• Nat gas is going back up...that should be good for CHK and other nat gas plays. I amnot certain they should sell gas wells to buy oil wells_gas wells should go up faster. Todays markt scare on financials leaves me scared. Happy dont have too much
    11 May 2012, 06:25 PM Reply Like
  • All right, if it was short term then I stand corrected. I'd apologize, if I had criticized the phrase "short term."


    I do admit that I'm busted - maybe. The conference call was May 2 and I interpreted it as "new news" - I did not know it was before the warm winter. Thank you for chastising me to review the transcript.


    All the same, it still may be the right move. More on that in a minute. But, now, are people really saying that the headline number (2012 statement effect) is the full extent of their thinking and analysis? I mean, come on, if they're nothing but yokel cretins, then they should just write options, both sides, and book the proceeds. I don't think the conference call content precludes common basic analysis, just because they didn't go into such detail. I'm not saying you're wrong; you may know the players well enough to say, 'yes, they're that superficial and financially unsophisticated.' I just am skeptical, and the conference call is unpersuasive. I'm still open to persuasion though.


    As to "the right move" - it really comes down to scale. And MARGINAL effect. Did $353 million displace (already, or in the future) $353 million of put exercises? If not, and NG doesn't sink further, then it simply is the numerically correct move.


    Not picking on you at all, but just musing now - risk management (which sounds like is the issue here) can be somewhat like macro economists (cough, Keynesians, cough) in that those practitioners who have invested great study and research and refinement think, "we're the only ones qualified to pontificate on the correct approaches of these things." Never mind that they're in the wrong ocean to begin with. At any rate, I assume that the risk managers' "conventional norm" is to moderate volatile revenue items like energy (or costs like jet fuel prices) by hedging with futures or other derivatives. If you read that in Forbes it's hard to argue with that. Because, yes, it's prudent, and right - except when it's not. Risk managers (some! Sorry, anybody!) would have you always hedge, and would have you buying puts when the price is zero, even paying the United States interest if you just hold my dollars in Treasuries (the bizarre negative yield condition).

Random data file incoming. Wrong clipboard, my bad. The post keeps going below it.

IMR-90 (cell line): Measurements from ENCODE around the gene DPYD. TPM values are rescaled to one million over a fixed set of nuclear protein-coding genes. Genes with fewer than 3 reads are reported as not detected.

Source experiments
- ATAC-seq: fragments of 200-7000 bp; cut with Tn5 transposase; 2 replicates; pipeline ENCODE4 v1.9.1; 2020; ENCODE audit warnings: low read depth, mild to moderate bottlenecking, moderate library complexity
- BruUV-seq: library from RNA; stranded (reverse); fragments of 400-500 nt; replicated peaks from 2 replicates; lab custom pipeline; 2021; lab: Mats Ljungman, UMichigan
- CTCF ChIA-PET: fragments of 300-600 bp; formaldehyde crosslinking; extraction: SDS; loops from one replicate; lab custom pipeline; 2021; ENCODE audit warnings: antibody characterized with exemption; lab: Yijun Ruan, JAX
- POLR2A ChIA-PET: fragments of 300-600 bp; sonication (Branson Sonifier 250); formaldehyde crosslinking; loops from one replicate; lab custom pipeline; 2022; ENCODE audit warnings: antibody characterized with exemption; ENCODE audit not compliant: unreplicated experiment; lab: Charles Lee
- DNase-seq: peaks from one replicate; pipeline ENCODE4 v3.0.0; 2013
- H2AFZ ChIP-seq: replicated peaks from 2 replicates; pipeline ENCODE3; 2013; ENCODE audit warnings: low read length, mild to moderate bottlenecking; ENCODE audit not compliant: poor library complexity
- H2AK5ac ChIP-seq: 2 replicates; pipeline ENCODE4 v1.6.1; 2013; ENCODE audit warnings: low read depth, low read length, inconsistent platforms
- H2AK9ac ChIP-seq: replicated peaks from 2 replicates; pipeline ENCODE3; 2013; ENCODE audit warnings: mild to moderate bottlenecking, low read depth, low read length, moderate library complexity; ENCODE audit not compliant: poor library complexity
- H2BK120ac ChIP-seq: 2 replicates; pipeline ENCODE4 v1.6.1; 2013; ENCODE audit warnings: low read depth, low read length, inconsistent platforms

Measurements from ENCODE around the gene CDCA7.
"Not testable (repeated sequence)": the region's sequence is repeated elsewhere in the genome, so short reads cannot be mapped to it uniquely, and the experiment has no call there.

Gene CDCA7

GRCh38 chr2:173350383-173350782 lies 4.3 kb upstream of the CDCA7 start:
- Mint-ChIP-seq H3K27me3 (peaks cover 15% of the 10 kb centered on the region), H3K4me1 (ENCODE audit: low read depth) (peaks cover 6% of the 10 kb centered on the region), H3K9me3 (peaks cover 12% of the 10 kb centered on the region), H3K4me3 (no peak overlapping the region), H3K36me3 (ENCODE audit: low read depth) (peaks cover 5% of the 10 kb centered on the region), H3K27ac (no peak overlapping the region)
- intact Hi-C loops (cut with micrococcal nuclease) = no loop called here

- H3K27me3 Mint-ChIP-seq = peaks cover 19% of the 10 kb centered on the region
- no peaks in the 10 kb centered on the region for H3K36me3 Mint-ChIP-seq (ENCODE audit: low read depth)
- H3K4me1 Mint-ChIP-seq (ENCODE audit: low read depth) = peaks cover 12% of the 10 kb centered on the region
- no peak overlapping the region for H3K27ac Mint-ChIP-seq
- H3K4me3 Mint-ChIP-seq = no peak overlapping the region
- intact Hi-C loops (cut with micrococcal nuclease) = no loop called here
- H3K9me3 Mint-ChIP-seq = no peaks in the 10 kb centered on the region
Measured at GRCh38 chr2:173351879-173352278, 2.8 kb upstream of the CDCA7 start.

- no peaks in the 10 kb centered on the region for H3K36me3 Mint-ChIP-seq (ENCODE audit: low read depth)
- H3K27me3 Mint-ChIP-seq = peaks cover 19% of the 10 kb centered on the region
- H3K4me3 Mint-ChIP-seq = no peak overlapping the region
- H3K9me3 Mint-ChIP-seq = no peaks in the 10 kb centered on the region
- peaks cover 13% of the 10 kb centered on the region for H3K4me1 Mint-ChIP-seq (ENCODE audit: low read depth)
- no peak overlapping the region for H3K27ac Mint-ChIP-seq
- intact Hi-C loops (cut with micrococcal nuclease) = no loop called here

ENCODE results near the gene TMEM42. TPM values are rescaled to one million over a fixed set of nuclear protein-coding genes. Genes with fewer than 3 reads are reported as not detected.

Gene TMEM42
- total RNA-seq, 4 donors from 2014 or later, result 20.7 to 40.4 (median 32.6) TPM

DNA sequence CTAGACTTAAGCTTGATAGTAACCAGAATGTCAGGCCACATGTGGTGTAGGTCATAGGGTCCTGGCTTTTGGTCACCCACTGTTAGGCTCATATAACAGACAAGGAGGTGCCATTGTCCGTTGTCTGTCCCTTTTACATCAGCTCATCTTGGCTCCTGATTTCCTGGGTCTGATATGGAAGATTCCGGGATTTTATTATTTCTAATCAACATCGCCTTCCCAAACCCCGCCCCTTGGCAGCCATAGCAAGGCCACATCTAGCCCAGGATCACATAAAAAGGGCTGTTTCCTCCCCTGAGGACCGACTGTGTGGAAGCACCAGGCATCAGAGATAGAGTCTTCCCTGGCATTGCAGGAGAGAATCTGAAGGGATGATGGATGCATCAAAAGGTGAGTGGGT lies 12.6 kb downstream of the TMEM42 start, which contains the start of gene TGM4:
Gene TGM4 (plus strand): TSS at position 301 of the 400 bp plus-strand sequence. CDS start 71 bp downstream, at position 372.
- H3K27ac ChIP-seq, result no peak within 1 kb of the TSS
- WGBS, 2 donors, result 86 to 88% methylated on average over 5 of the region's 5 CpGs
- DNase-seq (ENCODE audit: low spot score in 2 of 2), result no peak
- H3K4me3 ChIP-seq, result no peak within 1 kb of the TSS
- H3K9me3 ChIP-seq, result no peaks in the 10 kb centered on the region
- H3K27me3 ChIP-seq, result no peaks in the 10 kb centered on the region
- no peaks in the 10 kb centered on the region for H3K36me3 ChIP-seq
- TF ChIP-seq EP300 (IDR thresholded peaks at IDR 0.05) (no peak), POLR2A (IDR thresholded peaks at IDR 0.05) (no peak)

I'm just saying there's a threshold and I believe they evaluated it. I don't have the numbers so I could be all wet. If NG sinks sufficiently it could be bloody too.


    I haven't seen enough to say that "desperate" and "ashamed" are premature, and - I stress, potentially - potentially 180° wet. But then again, maybe they got shredded between the price of 3 and 2.5. Maybe they're zombies. Once again - we'll see.
    11 May 2012, 07:06 PM Reply Like
  • There is nothing wrong with taking off hedges completely, as long as your balance sheet can handle the lower prices for an extended period of time. Taking off all of your hedges when you have as much debt as CHK has is horrible risk management. They don't hedge, they gamble.
    11 May 2012, 07:47 PM Reply Like
  • Yea they booked a gain, and that is what they were going for, but what they did not count on was that natgas prices were moving down on actual market weakness and that market events would force prices to stay low. So far this has cost them as they booked the gain from the put prices to the actual price plus the time value on the day they sold. But since then nat gas prices have fallen further and the company has had to bear the 'expense' of lower revenues off of the sale of their natural gas.


    They could get lucky and have natural gas prices rise back up to $4 but Aubrey admitted that they got caught on the wrong side of that trade. Their track record though is quite impressive in these matters and I was always taught it is better to be lucky than good!
    11 May 2012, 08:05 PM Reply Like
  • To: Mad, Matthew Lewis et al.


    Maybe I overdid it with words like "ploy" or "desperate" regarding CHK's taking off all hedges. But who knows for sure? Per ML' s comment, they do seem to gamble more than "manage" business. Where they are right now might be an excellent example thereof.


    FYI, the night before I heard about CHK's decision to remove all hedges, I was watching Cramer's "Mad Money" and he had the CEO of Linn Energy on for an extended interview (I can't recall the gentleman's name). He explained LINE's extensive hedging philosophy in ways that simply made a great deal of sense to an individual investor like me. The very next morning I read the news of CHK's action viz a viz hedging. That, combined with the ongoing talk regarding their cash position -- and their need to sell assets -- hastened my decision to sell.


    I wish all good luck here, with CHK and with all your positions.
    11 May 2012, 09:52 PM Reply Like